The moment that R&B; newcomer Rihanna shot to the top of the Billboard Hot 100 chart earlier this month with her bootylicious new single, "SOS," producer Jonathan "JR" Rotem's phone started to ring off the hook.
Already a platinum hit-maker in his own right, Rotem forged his reputation crafting bass-heavy beats for a who's who of hip-hop's elite -- 50 Cent, D12, Snoop Dogg and Mobb Deep among them. But after producing "SOS," interest in the South African-born, Bay Area-raised producer has been coming from a wholly different quadrant of the celebrity universe.
"It's weird how it goes from hard-core rap to as-pop-as-you-can-get like that," Rotem said. "I always wanted to do all kinds of music. You can't control the cycle."
But you can almost predict it. Pop music's producers du jour are the newest intimates of Hot Young Hollywood (insofar as Hilton, Lindsay Lohan, Hilary Duff and Ashlee and Jessica Simpson can be said to personify psychic-geographic terrain).
In an effort to make their voices as culturally relevant as their marquee value, the ingenues rely on a small pool of behind-the-scenes writer-producers such as John Shanks, Kara DioGuardi, Lukasz "Dr. Luke" Gottwald and Rotem who boast platinum-plus track records and industry bona fides.
Moreover, Hilton and Simpson join Britney Spears to round out the holy trinity of tabloid mainstays with whom Rotem is currently at work. Spears quietly enlisted the producer for her comeback album after hearing "SOS" ("She told me flat out, 'I love that song,' " he said.) And since first meeting in Las Vegas in March, they have cut four rough tracks together at her Malibu home studio.
"I am flattered that artists such as Jessica Simpson, Britney Spears and Paris Hilton are inspired by the success of 'SOS,' " Rihanna said. "I am certain [they] will have much success by working with him."
Rotem worked with Spears as recently as last week and said her newly announced second pregnancy hasn't affected the pop tart's creative output so far.
"She's focused and that part of it doesn't get in the way of what she's doing," he said. "And even though she's so young, you could feel that you're in the presence of a veteran of performing who can get in her zone and knows what she wants to say."
A classically trained jazz pianist who originally aspired to score film soundtracks, Rotem recently previewed several of Spears' new songs for a reporter.
On the club banger "Everybody" -- that borrows liberally from an '80s mega hit in much the same way "SOS" is structured around a recognizable chunk of Soft Cell's "Tainted Love" -- Spears croons about carnal desire and dance floor bump 'n' grind in a breathy lower register. But she shifts gears for "Who Can She Trust," an introspective composition the producer says Spears wrote herself. Over a "snap music" hip-hop beat accompanied by the sound of a camera shutter clicking she sings, "Where am I?/ Where will I find my face?/ Where will I find my faith?"
As if the Berklee College of Music graduate's client roster didn't already read like the under-25 Celebrity Stock Exchange, Rotem is also collaborating with Spears' husband, Kevin Federline, and has made a pet project out of altering the Ferrari-driving former backup dancer's negative public image.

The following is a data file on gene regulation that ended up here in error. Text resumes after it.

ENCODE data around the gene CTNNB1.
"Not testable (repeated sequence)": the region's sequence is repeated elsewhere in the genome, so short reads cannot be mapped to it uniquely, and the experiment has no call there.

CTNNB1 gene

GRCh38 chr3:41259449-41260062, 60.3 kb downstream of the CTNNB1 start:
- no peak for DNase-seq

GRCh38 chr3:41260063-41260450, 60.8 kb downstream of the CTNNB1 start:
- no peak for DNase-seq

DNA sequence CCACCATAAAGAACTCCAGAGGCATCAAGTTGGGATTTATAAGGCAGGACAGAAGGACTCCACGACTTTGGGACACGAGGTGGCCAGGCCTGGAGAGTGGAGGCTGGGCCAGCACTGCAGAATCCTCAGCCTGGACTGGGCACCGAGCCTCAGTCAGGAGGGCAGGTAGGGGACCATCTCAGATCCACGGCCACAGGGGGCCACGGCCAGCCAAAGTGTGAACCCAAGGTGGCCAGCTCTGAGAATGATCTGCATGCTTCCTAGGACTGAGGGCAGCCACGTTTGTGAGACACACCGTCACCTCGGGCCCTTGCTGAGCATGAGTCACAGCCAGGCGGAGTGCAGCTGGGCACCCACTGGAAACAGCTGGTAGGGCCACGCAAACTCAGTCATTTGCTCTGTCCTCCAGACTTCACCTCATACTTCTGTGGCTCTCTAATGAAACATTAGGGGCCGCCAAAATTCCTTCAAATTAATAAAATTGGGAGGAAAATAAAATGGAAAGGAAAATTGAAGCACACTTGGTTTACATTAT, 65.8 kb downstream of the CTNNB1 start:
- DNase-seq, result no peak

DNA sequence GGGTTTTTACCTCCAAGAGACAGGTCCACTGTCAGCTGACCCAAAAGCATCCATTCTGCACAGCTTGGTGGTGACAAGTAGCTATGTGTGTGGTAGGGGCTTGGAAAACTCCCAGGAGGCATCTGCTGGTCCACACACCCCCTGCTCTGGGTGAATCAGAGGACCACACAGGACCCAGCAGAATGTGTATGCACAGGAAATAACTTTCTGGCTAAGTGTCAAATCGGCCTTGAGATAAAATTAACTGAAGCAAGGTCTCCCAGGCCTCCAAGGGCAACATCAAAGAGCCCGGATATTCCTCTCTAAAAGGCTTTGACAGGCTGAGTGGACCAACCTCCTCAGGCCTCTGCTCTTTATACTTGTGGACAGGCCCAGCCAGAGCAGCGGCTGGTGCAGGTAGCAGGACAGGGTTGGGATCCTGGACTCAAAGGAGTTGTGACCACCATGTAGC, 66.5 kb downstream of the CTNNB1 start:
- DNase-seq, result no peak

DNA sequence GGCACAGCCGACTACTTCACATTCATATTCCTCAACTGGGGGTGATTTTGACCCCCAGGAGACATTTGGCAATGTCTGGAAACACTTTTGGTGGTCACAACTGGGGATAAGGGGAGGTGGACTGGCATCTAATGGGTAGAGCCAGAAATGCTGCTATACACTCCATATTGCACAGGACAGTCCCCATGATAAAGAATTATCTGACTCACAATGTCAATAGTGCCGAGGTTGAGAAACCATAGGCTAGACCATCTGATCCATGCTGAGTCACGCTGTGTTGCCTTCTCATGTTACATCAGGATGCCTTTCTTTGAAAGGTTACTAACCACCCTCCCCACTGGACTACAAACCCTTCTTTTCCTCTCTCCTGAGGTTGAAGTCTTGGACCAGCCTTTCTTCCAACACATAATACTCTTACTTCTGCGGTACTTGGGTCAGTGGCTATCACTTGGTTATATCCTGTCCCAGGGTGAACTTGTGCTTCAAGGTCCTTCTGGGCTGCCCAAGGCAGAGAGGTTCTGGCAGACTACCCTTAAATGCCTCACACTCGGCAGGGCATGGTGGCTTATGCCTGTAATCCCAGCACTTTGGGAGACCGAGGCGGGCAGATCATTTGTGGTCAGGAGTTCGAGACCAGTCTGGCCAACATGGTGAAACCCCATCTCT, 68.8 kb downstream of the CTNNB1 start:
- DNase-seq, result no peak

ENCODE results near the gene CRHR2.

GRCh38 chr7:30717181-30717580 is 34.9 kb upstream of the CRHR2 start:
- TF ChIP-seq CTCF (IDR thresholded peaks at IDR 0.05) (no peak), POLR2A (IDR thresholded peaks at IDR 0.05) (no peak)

Their first joint effort is K-Fed's braggadocio-laden rap track, "America's Most Hated" -- a song that's been streamed nearly 270,000 times on Federline's MySpace.com Web page.
Federline raps, "I got 50 mil, so I can do whatever I want," on the track. "All that [expletive] rappers talk about, I already did it, I got my name spreading faster than crack." And during a piano interlude between verses he says in a slurry, drunken-sounding voice, "We are gonna go swimming with women!"
"I met him and just genuinely liked the guy," said Rotem, shoeless and seated on a black leather sofa in his Century City home studio. "You hear a lot of things out of context, so I didn't know what to expect. But he seemed genuine and warm and not how he was painted to be. We established a friendship very quickly."
"I think he's a good person and talented," he continued. "When he delivers lyrics, it's entertaining."
Federline makes it clear that the feelings are mutual.
"When we get together in the studio, he makes sure to create an extremely comfortable environment which allows me to open up and express my feelings in order to produce an amazing song," K-Fed wrote in an e-mail response to a request for comment. "In my eyes, he's an A-plus producer and a beast when it comes to putting together masterful beats that are unique to each artist he works with."
Rotem got his big break when one of his beats wound up on Destiny's Child's 2001 multi-platinum album, "Survivor." But despite a strong pop debut, he quickly moved into the hip-hop arena; rap supremo Dr. Dre hired the producer to make beats for his highly anticipated album "Detox." And in the last month, Rotem's songs for 50 Cent, "Best Friend (featuring Olivia)," and Lil' Kim, "Whoa" (which also is the theme song for the rapper's upcoming reality TV series), have cracked hip-hop's Top 40.
"It's all about showing the artist in the best possible light," Rotem said, running his fingers along his signature piece of jewelry, a diamond-encrusted keyboard dangling from a chain. "It's a partnership. You have to stop seeing them as a famous person rather than a person who's trying to make the best possible music."